SENATE BILL REPORT
This analysis was prepared by non-partisan legislative staff for the use of legislative members in their deliberations. This analysis is not a part of the legislation nor does it constitute a statement of legislative intent.
As Passed Senate, March 29, 2019
Title: An act relating to authorizing law enforcement to arrest persons in violation of certain no-contact orders involving victims of trafficking and promoting prostitution offenses.
Brief Description: Authorizing law enforcement to arrest persons in violation of certain no-contact orders involving victims of trafficking and promoting prostitution offenses.
Sponsors: Representatives Entenman, Orwall, Mosbrucker, Valdez, Goodman, Slatter, Riccelli, Ryu, Blake, Wylie, Irwin, Appleton, Jinkins, Doglio, Stanford, Leavitt and Walen.
Brief History: Passed House: 2/14/19, 96-0.
Committee Activity: Law & Justice: 2/25/19, 3/14/19 [DP].
Passed Senate: 3/29/19, 46-0.
SENATE COMMITTEE ON LAW & JUSTICE
Majority Report: Do pass.
Signed by Senators Pedersen, Chair; Dhingra, Vice Chair; Padden, Ranking Member; Holy, Kuderer and Wilson, L..
Staff: Melissa Burke-Cain (786-7755)
Background: No-Contact Orders. A court issues a no contact or protective order in civil or criminal cases when there is a risk of harm, violence, harassment, or intimidation to parties or witnesses during a case or even after a case ends. No-contact orders prohibit contact of any kind with the victim or witness and forbid the defendant from knowingly coming within or remaining within a specified distance of certain locations. A violation of a no-contact order is generally a gross misdemeanor, but is punishable as a class C felony in certain circumstances.
Specialized procedures and requirements apply to no-contact orders entered in different kinds of criminal cases, including no-contact orders issued in cases of harassment, domestic violence, sexual assault, and stalking. In 2017, legislation authorized no-contact orders in trafficking and promoting prostitution cases.
Human Trafficking and Promoting Prostitution. Trafficking is a crime in which a perpetrator compels a person to work, provide services, or perform commercial sex acts against their will using force, fraud, or coercion. First and second degree trafficking crimes are class A felonies.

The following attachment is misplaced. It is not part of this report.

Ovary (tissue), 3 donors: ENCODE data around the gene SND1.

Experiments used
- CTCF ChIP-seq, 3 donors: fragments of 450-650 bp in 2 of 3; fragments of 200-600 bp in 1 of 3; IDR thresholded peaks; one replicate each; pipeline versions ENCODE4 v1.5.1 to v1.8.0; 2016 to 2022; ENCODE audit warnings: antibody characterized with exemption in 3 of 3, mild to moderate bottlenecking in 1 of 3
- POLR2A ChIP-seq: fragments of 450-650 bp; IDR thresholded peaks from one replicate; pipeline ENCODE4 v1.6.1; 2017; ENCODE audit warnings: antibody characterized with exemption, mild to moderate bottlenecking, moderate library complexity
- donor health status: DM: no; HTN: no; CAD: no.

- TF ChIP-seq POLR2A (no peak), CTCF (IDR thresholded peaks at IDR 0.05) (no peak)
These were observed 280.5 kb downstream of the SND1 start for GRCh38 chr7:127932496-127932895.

A person commits the crime of promoting prostitution when they are not a prostitute or a customer, but they advance prostitution or profit from prostitution. A person advances prostitution by aiding or causing a person to engage in prostitution or by soliciting customers for prostitution. A person profits from prostitution by accepting or receiving money or other things of value by agreement with a person engaging in prostitution. First degree promoting prostitution is a class B felony. Second degree promoting prostitution is a class C felony.
For either trafficking or promoting prostitution, the court may issue a no contact order before the defendant's release from custody and continue the order throughout the case. If the defendant is convicted, the court may extend the no contact order as one of the sentencing conditions. The no contact order may prohibit the defendant from contact with a witness or victim directly or through any third party. When a court issues a no contact order it sends a copy of the order to law enforcement on or before the next judicial day for entry into a computer-based criminal intelligence information system. Any jurisdiction can enforce the order. The order remains in the information system until the order terminates or expires. Willful violation of the no contact order is a crime.
Warrantless Arrest. Under the general warrantless arrest law, a police officer must make a warrantless arrest when the officer has probable cause to believe that a court has issued a protective order, no contact order, or restraining order of the type listed in the warrantless arrest law, the restrained person knows about the order, and has violated the order. No-contact orders entered in trafficking or promoting prostitution cases are not included in the list of orders in the general warrantless arrest statute.
Summary of Bill: When an officer has probable cause to believe a defendant has violated a no contact order issued in a criminal trafficking or promoting prostitution case, the officer may arrest the defendant without a warrant.
Fiscal Note: Available.
Creates Committee/Commission/Task Force that includes Legislative members: No.
Effective Date: Ninety days after adjournment of session in which bill is passed.
Staff Summary of Public Testimony: PRO: This bill builds on the 2017 bill that established no-contact orders in trafficking and promoting prostitution crimes. The bill will allow a police officer to arrest someone who violates a non-contact order in trafficking and promoting prostitution even if the violation did not occur in the officer's presence. It will provide additional protection for trafficking victims.
Persons Testifying: PRO: Brittany Gregory, Attorney General's Office.
Persons Signed In To Testify But Not Testifying: No one.